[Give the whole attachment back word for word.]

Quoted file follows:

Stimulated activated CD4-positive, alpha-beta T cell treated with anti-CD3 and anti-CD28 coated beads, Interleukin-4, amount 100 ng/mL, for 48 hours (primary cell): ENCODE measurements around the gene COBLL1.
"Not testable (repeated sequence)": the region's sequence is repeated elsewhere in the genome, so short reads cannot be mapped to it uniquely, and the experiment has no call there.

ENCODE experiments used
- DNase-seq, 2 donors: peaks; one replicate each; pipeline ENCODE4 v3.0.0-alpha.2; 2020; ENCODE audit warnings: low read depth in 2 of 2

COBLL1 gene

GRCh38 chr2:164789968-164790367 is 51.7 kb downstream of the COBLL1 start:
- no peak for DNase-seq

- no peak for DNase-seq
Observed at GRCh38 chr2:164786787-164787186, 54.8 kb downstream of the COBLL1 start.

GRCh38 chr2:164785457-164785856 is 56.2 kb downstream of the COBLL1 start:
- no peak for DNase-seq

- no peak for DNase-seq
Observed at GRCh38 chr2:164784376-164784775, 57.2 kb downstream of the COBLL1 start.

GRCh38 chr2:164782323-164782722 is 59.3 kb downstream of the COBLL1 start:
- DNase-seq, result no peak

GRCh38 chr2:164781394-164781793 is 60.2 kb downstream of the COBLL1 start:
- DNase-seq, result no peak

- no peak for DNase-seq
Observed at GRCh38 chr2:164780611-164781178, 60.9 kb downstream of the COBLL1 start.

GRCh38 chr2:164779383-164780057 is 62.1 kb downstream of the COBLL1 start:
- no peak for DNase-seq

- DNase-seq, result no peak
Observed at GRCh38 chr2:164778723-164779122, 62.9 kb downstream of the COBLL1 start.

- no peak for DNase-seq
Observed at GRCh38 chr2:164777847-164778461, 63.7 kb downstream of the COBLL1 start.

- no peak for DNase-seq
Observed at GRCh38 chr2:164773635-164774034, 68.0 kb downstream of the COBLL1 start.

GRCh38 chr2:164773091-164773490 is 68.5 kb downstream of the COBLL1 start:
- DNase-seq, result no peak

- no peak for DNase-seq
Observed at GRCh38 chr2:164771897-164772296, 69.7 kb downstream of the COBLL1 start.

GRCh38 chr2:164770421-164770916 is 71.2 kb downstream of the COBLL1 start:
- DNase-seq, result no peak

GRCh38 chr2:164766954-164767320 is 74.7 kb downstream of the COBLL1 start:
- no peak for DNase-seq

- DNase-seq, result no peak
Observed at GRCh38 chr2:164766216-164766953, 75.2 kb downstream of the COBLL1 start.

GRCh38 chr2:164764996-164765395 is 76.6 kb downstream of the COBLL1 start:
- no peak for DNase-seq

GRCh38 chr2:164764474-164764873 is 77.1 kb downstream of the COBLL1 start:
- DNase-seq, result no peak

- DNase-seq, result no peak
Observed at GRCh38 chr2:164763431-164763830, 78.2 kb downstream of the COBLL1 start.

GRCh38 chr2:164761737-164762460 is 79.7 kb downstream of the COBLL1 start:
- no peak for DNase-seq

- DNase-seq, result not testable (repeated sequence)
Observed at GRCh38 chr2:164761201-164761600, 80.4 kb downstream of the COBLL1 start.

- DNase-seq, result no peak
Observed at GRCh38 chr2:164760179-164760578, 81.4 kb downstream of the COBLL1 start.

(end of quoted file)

Stimulated activated CD4-positive, alpha-beta T cell treated with anti-CD3 and anti-CD28 coated beads, Interleukin-4, amount 100 ng/mL, for 48 hours (primary cell): ENCODE measurements around the gene COBLL1.
"Not testable (repeated sequence)": the region's sequence is repeated elsewhere in the genome, so short reads cannot be mapped to it uniquely, and the experiment has no call there.

ENCODE experiments used
- DNase-seq, 2 donors: peaks; one replicate each; pipeline ENCODE4 v3.0.0-alpha.2; 2020; ENCODE audit warnings: low read depth in 2 of 2

COBLL1 gene

GRCh38 chr2:164789968-164790367 is 51.7 kb downstream of the COBLL1 start:
- no peak for DNase-seq

- no peak for DNase-seq
Observed at GRCh38 chr2:164786787-164787186, 54.8 kb downstream of the COBLL1 start.

GRCh38 chr2:164785457-164785856 is 56.2 kb downstream of the COBLL1 start:
- no peak for DNase-seq

- no peak for DNase-seq
Observed at GRCh38 chr2:164784376-164784775, 57.2 kb downstream of the COBLL1 start.

GRCh38 chr2:164782323-164782722 is 59.3 kb downstream of the COBLL1 start:
- DNase-seq, result no peak

GRCh38 chr2:164781394-164781793 is 60.2 kb downstream of the COBLL1 start:
- DNase-seq, result no peak

- no peak for DNase-seq
Observed at GRCh38 chr2:164780611-164781178, 60.9 kb downstream of the COBLL1 start.

GRCh38 chr2:164779383-164780057 is 62.1 kb downstream of the COBLL1 start:
- no peak for DNase-seq

- DNase-seq, result no peak
Observed at GRCh38 chr2:164778723-164779122, 62.9 kb downstream of the COBLL1 start.

- no peak for DNase-seq
Observed at GRCh38 chr2:164777847-164778461, 63.7 kb downstream of the COBLL1 start.

- no peak for DNase-seq
Observed at GRCh38 chr2:164773635-164774034, 68.0 kb downstream of the COBLL1 start.

GRCh38 chr2:164773091-164773490 is 68.5 kb downstream of the COBLL1 start:
- DNase-seq, result no peak

- no peak for DNase-seq
Observed at GRCh38 chr2:164771897-164772296, 69.7 kb downstream of the COBLL1 start.

GRCh38 chr2:164770421-164770916 is 71.2 kb downstream of the COBLL1 start:
- DNase-seq, result no peak

GRCh38 chr2:164766954-164767320 is 74.7 kb downstream of the COBLL1 start:
- no peak for DNase-seq

- DNase-seq, result no peak
Observed at GRCh38 chr2:164766216-164766953, 75.2 kb downstream of the COBLL1 start.

GRCh38 chr2:164764996-164765395 is 76.6 kb downstream of the COBLL1 start:
- no peak for DNase-seq

GRCh38 chr2:164764474-164764873 is 77.1 kb downstream of the COBLL1 start:
- DNase-seq, result no peak

- DNase-seq, result no peak
Observed at GRCh38 chr2:164763431-164763830, 78.2 kb downstream of the COBLL1 start.

GRCh38 chr2:164761737-164762460 is 79.7 kb downstream of the COBLL1 start:
- no peak for DNase-seq

- DNase-seq, result not testable (repeated sequence)
Observed at GRCh38 chr2:164761201-164761600, 80.4 kb downstream of the COBLL1 start.

- DNase-seq, result no peak
Observed at GRCh38 chr2:164760179-164760578, 81.4 kb downstream of the COBLL1 start.